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Shyness as basis for friendship selection and socialization in a youth social network
Örebro University, School of Law, Psychology and Social Work. (Center for Developmental Research)ORCID iD: 0000-0002-3504-9037
University Utrecht, Nederländerna.
Örebro University, School of Law, Psychology and Social Work. (Center for Developmental Research)
Örebro University, School of Law, Psychology and Social Work. (Center for Developmental Research)ORCID iD: 0000-0001-7546-2275
(English)Manuscript (Other academic)
Abstract [en]

Shy children and adolescents have previously been found to have friends with similarly shy, withdrawn behavioral characteristics. How peers might socialize shyness over time has, however, not been thoroughly investigated before. Our network included 834 youths (339 girls, and 495 boys; M = 14.29), followed for three years. We used the social network analysis software, SIENA, to analyze the data. The results show that those youths who are shy are less popular and choose fewer friends in the network. They also tend to choose friends who are shy, and over time they will influence each other into becoming more shy – over and above other effects. Finally, girls’ shyness is more influenced than boys’ by their friends’ shyness levels. These results show the significance of looking at shy youths’ friendships over time, and embedded in social networks.

 

Keywords [en]
shyness, friendships, selection, influence, socialization, social networks
National Category
Psychology Social Sciences Social Sciences
Research subject
Psychology
Identifiers
URN: urn:nbn:se:oru:diva-6575OAI: oai:DiVA.org:oru-6575DiVA, id: diva2:214320
Available from: 2009-05-05 Created: 2009-05-04 Last updated: 2017-10-18Bibliographically approved
In thesis
1. At first blush: the impact of shyness on early adolescents' social worlds
Open this publication in new window or tab >>At first blush: the impact of shyness on early adolescents' social worlds
2009 (English)Doctoral thesis, comprehensive summary (Other academic)
Abstract [en]

Shyness as a behavioral characteristic has been in focus of research in psychology for a number of decades. Adolescent shyness has, however, been relatively overlooked compared with studies conducted on children and adults. This dissertation concentrated on adolescent shyness, aiming to attain a better comprehension about how shyness during this developmental phase might affect, and be affected by social relationships. The first aim of this dissertation was to study in which way shyness influences and is influenced by significant people in adolescents’ lives: peers, friends, and parents. Study III showed that shy youths socialized each other over time into becoming even more shy. Study VI demonstrated that youths’ shyness affected parenting behaviors, more so than parent’s behaviors affected youth shyness. The second aim of this dissertation was to investigate what shyness means for adolescents’ choices of relationships with friends, whereas the third aim focused on whether adolescents’ ways of dealing with peers would have consequences for their internal and external adjustment. As Study I showed, youths might take on off-putting, startling appearances in order to cope with their shyness. This strategy seemed, nonetheless, not particularly successful for the shy youths in terms of emotional adjustment. Study III showed that adolescents who were shy tended to choose others similar to themselves in shyness as friends. Study II showed that shyness might indeed have some positive implications for adolescent development, as it was found to serve a protective role in the link between advanced maturity and various types of problem behaviors. Overall, the findings point to some gender differences regarding all of the abovementioned processes. In sum then, the studies in this dissertation show that even though youths’ shy, socially fearful characteristics affect their emotional adjustment and those around them, shy youths are part of a larger social arena where they are active agents in shaping their own development. Although adolescent shyness might be linked with several negative outcomes, however, it might be other people’s reactions to socially fearful behaviors that help create and/or maintain these outcomes over time.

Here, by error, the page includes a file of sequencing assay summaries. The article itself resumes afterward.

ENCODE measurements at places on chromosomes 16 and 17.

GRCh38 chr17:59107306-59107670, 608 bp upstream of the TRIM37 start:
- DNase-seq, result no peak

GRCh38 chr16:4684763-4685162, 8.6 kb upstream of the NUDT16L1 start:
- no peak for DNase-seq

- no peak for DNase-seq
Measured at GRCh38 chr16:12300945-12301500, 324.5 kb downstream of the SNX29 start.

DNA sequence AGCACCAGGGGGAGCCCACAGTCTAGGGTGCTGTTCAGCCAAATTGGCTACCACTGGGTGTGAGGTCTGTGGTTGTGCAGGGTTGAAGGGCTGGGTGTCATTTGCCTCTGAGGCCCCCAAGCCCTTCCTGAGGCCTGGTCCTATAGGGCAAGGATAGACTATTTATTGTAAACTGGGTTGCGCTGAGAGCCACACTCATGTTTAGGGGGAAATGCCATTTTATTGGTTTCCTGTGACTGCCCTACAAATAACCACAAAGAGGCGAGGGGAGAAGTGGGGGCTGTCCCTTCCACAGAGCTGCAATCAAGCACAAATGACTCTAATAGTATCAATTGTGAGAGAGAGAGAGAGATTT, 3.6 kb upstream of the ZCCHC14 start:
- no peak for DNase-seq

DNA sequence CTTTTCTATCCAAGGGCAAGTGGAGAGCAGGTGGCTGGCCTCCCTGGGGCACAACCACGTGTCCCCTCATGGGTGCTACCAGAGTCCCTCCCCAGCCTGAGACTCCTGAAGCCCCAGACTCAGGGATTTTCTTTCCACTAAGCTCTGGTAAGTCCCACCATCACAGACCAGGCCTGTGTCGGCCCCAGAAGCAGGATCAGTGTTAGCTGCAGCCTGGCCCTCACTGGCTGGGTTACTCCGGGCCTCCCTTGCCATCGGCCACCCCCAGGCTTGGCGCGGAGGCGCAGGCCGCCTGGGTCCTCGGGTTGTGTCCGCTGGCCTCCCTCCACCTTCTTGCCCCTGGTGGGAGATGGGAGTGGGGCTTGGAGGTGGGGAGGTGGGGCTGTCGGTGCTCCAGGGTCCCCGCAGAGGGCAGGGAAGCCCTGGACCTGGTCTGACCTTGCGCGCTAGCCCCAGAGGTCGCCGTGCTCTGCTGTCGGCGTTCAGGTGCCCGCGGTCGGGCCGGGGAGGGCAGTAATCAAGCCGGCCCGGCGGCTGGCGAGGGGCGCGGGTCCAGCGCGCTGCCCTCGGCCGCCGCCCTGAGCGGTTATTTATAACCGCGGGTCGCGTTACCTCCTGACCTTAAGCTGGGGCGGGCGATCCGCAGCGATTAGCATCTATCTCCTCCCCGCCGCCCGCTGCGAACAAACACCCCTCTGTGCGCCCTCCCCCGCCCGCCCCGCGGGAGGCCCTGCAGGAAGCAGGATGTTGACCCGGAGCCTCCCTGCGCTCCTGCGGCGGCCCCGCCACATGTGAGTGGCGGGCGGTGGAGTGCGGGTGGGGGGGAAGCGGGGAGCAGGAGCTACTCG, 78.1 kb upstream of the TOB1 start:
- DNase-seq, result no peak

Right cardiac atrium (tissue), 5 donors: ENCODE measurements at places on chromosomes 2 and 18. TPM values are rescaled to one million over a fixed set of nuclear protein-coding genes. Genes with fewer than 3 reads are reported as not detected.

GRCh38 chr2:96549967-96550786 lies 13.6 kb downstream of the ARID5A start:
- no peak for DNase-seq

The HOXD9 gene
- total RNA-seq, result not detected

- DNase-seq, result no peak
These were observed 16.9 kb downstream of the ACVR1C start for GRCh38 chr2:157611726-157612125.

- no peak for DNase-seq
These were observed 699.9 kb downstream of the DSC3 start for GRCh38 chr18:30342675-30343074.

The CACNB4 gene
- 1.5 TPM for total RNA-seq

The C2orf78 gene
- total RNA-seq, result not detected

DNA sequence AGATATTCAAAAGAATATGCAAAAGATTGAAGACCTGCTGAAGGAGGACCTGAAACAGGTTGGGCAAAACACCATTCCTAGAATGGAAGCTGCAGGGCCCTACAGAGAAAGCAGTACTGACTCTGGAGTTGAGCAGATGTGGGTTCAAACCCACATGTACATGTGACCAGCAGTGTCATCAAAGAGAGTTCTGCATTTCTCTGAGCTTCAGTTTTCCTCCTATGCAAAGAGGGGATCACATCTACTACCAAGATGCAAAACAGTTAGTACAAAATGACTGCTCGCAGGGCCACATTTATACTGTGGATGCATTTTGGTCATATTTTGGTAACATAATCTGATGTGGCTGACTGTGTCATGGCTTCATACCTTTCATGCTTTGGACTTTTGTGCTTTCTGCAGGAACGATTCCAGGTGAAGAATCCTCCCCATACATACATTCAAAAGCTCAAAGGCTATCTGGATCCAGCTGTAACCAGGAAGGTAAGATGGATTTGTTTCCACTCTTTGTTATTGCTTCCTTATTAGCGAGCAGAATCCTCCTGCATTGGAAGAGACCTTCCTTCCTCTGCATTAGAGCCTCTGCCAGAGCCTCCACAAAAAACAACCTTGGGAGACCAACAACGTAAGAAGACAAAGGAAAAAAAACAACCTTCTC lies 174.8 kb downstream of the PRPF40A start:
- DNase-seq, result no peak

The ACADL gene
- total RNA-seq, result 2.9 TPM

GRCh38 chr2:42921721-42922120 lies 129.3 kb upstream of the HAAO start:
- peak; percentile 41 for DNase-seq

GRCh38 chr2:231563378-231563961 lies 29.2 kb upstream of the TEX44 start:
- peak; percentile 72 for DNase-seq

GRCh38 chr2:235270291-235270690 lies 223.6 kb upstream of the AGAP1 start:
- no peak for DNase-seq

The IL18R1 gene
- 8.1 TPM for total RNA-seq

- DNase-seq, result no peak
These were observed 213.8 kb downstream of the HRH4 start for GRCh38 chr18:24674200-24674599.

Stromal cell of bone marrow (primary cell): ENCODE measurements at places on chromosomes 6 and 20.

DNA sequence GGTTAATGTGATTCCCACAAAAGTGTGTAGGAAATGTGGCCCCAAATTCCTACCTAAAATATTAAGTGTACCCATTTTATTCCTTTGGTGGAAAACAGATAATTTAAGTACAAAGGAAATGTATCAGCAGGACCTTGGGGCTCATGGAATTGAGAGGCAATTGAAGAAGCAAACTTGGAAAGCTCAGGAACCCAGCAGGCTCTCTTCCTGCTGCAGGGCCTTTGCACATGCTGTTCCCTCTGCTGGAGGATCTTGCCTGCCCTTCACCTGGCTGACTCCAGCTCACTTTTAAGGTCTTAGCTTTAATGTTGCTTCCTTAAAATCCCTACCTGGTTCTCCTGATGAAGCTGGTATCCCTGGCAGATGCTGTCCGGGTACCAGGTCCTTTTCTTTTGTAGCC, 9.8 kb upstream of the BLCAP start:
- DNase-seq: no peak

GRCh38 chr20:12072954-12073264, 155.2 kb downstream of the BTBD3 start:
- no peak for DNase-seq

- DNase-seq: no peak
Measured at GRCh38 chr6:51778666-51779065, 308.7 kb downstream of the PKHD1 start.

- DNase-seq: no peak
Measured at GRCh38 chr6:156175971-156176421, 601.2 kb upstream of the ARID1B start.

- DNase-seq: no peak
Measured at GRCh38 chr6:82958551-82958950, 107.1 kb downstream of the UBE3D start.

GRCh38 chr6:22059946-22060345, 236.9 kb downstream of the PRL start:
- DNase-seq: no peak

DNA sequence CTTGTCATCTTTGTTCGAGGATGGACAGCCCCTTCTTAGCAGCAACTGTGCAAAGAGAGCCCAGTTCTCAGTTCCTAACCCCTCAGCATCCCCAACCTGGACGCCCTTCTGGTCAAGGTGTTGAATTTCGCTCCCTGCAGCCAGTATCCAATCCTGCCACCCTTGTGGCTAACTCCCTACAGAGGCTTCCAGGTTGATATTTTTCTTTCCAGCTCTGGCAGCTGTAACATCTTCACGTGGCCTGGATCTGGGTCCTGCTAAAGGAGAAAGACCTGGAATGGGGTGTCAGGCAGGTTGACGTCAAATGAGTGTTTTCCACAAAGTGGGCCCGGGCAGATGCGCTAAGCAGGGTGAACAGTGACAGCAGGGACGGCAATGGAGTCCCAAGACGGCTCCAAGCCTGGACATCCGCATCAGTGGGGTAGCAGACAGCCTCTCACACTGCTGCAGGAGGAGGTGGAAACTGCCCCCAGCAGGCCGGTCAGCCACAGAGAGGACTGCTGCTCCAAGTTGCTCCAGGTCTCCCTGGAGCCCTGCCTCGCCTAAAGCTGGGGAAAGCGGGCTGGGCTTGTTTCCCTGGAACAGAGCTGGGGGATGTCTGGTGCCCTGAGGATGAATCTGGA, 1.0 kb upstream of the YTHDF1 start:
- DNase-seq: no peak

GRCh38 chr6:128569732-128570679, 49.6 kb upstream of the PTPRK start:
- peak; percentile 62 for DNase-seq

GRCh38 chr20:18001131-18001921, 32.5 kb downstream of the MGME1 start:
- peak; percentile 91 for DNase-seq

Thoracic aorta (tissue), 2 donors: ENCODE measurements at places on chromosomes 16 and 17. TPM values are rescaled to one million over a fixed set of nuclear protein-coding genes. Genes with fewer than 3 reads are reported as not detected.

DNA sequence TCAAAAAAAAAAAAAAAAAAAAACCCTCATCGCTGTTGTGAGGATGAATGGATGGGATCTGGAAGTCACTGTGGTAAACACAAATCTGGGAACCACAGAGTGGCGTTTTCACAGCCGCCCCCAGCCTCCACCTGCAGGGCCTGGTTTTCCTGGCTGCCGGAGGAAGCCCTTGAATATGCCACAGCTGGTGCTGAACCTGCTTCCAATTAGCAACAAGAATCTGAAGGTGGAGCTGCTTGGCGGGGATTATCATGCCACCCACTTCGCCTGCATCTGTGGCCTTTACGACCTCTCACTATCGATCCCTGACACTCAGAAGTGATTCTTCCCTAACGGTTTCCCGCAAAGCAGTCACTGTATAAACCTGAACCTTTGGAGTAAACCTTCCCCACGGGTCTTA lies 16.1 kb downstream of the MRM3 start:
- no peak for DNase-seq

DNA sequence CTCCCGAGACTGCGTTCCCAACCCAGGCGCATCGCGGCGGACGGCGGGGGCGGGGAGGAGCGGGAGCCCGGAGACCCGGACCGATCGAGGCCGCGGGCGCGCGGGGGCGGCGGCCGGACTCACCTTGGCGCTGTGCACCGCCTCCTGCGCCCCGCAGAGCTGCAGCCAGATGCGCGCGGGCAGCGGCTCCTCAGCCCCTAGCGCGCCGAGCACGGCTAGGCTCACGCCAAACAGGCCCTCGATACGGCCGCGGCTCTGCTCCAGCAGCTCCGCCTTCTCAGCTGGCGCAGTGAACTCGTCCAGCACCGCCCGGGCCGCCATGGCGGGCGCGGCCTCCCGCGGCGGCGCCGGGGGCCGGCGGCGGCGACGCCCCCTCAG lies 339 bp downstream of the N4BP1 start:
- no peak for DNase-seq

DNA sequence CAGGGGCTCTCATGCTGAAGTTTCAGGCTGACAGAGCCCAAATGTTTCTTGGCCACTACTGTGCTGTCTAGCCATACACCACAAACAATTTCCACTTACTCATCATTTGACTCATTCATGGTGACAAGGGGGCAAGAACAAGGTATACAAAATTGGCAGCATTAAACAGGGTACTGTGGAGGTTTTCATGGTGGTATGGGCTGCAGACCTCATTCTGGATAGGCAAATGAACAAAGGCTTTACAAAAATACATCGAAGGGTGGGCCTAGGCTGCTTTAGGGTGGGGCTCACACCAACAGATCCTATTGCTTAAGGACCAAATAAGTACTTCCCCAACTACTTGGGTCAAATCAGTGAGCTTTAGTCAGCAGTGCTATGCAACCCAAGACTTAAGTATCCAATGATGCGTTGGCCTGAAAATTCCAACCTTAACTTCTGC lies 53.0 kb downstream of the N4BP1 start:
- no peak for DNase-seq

Place, publisher, year, edition, pages
Örebro: Örebro universitet, 2009. p. 86
Series
Örebro Studies in Psychology, ISSN 1651-1328 ; 16
Keywords
shyness, adolescence, social relationships, friends, peers, parents, social identity, socialization, problem behaviors
National Category
Psychology Social Sciences Social Sciences
Research subject
Psychology
Identifiers
urn:nbn:se:oru:diva-6590 (URN)978-91-7668-667-6 (ISBN)
Public defence
2009-05-29, Hörsal L2, Örebro universitet, Örebro, 13:00 (English)
Opponent
Supervisors
Available from: 2009-05-05 Created: 2009-05-05 Last updated: 2017-10-18Bibliographically approved

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Besic, NejraKerr, MargaretStattin, Håkan

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